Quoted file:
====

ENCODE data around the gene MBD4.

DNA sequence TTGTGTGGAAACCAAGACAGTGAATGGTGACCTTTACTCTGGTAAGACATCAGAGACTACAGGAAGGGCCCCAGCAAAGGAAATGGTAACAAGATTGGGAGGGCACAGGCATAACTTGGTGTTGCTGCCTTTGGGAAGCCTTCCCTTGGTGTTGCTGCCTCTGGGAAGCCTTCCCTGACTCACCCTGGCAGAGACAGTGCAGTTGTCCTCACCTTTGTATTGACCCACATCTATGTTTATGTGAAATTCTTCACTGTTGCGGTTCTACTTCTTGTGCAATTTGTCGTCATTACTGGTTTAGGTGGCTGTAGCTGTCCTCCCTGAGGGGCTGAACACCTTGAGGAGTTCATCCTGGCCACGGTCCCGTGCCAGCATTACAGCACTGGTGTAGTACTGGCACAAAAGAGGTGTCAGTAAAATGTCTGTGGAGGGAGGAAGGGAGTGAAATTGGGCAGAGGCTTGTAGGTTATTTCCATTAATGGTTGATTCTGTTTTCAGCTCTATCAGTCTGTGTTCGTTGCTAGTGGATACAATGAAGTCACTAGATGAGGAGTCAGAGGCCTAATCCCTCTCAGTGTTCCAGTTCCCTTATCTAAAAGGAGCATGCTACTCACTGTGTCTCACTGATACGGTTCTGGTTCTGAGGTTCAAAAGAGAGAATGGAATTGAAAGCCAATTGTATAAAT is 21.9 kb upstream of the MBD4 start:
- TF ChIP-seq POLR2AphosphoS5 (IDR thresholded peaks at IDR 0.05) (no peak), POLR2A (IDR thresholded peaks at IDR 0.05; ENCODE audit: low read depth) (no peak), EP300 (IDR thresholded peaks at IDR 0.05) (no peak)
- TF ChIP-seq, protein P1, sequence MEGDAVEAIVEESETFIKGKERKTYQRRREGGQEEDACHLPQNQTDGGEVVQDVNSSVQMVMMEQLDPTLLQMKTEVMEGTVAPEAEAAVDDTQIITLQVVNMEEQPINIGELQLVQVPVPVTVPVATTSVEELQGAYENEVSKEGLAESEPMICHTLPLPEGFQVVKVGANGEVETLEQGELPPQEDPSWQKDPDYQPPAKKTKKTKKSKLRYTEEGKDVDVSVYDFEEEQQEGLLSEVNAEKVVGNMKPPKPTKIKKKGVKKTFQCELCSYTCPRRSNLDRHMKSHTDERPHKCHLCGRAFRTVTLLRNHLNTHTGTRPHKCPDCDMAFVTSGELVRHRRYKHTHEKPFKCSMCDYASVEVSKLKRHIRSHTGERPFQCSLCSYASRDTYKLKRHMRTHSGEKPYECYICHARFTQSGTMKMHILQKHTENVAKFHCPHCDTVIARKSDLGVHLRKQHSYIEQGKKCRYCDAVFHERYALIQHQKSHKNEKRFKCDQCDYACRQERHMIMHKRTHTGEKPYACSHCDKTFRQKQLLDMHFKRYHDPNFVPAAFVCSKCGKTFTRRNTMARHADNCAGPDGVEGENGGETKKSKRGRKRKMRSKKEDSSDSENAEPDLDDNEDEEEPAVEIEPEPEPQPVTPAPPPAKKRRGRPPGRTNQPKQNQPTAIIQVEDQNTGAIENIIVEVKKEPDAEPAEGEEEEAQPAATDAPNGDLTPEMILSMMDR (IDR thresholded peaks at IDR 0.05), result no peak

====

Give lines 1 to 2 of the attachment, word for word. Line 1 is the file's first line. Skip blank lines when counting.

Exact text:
ENCODE data around the gene MBD4.

DNA sequence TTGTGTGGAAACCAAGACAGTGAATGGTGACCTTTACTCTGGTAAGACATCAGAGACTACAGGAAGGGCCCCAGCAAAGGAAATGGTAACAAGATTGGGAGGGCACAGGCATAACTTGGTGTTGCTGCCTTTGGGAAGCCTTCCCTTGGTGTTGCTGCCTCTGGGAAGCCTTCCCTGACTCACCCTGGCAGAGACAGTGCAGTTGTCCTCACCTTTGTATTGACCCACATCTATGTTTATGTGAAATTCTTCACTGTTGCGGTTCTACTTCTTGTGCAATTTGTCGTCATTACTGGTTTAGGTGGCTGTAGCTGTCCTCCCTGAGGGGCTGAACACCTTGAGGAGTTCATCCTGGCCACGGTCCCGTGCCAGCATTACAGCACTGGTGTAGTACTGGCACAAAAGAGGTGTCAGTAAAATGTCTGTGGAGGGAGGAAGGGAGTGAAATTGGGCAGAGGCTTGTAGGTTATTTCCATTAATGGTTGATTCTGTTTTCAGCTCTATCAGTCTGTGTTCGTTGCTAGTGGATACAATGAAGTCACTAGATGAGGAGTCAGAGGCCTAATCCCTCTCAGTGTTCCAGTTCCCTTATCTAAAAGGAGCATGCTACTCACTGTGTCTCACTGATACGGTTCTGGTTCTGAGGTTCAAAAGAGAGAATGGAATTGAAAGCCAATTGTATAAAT is 21.9 kb upstream of the MBD4 start: